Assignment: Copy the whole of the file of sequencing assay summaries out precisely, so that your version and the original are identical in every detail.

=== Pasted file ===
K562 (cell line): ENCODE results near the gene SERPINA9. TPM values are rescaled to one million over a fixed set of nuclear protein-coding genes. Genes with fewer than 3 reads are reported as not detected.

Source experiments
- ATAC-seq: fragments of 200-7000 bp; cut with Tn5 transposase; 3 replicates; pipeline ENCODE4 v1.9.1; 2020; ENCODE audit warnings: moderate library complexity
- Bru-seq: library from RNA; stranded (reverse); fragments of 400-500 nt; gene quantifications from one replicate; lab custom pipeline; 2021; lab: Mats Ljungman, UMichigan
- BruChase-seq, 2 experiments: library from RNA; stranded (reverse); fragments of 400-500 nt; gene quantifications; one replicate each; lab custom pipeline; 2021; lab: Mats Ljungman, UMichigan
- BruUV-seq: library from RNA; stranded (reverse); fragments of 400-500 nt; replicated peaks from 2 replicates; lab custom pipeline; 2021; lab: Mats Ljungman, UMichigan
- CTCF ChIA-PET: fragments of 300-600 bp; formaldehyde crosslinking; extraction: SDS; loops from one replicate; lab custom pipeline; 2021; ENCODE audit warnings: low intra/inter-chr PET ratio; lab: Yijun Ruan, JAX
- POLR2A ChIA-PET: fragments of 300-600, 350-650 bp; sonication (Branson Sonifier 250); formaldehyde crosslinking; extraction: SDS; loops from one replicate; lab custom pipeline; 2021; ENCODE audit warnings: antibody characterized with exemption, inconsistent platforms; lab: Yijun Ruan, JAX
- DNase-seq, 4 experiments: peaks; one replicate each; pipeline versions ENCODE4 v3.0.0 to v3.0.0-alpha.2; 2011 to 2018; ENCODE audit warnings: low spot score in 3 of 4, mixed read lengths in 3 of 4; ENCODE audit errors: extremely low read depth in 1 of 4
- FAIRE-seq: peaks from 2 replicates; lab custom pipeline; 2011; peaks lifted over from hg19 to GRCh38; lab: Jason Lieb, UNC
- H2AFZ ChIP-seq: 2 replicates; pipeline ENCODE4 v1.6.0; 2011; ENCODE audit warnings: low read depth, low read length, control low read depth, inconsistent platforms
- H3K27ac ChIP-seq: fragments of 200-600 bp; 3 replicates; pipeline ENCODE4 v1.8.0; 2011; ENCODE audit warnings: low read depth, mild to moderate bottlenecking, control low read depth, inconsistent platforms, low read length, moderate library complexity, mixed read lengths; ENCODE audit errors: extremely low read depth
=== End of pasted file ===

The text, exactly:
K562 (cell line): ENCODE results near the gene SERPINA9. TPM values are rescaled to one million over a fixed set of nuclear protein-coding genes. Genes with fewer than 3 reads are reported as not detected.

Source experiments
- ATAC-seq: fragments of 200-7000 bp; cut with Tn5 transposase; 3 replicates; pipeline ENCODE4 v1.9.1; 2020; ENCODE audit warnings: moderate library complexity
- Bru-seq: library from RNA; stranded (reverse); fragments of 400-500 nt; gene quantifications from one replicate; lab custom pipeline; 2021; lab: Mats Ljungman, UMichigan
- BruChase-seq, 2 experiments: library from RNA; stranded (reverse); fragments of 400-500 nt; gene quantifications; one replicate each; lab custom pipeline; 2021; lab: Mats Ljungman, UMichigan
- BruUV-seq: library from RNA; stranded (reverse); fragments of 400-500 nt; replicated peaks from 2 replicates; lab custom pipeline; 2021; lab: Mats Ljungman, UMichigan
- CTCF ChIA-PET: fragments of 300-600 bp; formaldehyde crosslinking; extraction: SDS; loops from one replicate; lab custom pipeline; 2021; ENCODE audit warnings: low intra/inter-chr PET ratio; lab: Yijun Ruan, JAX
- POLR2A ChIA-PET: fragments of 300-600, 350-650 bp; sonication (Branson Sonifier 250); formaldehyde crosslinking; extraction: SDS; loops from one replicate; lab custom pipeline; 2021; ENCODE audit warnings: antibody characterized with exemption, inconsistent platforms; lab: Yijun Ruan, JAX
- DNase-seq, 4 experiments: peaks; one replicate each; pipeline versions ENCODE4 v3.0.0 to v3.0.0-alpha.2; 2011 to 2018; ENCODE audit warnings: low spot score in 3 of 4, mixed read lengths in 3 of 4; ENCODE audit errors: extremely low read depth in 1 of 4
- FAIRE-seq: peaks from 2 replicates; lab custom pipeline; 2011; peaks lifted over from hg19 to GRCh38; lab: Jason Lieb, UNC
- H2AFZ ChIP-seq: 2 replicates; pipeline ENCODE4 v1.6.0; 2011; ENCODE audit warnings: low read depth, low read length, control low read depth, inconsistent platforms
- H3K27ac ChIP-seq: fragments of 200-600 bp; 3 replicates; pipeline ENCODE4 v1.8.0; 2011; ENCODE audit warnings: low read depth, mild to moderate bottlenecking, control low read depth, inconsistent platforms, low read length, moderate library complexity, mixed read lengths; ENCODE audit errors: extremely low read depth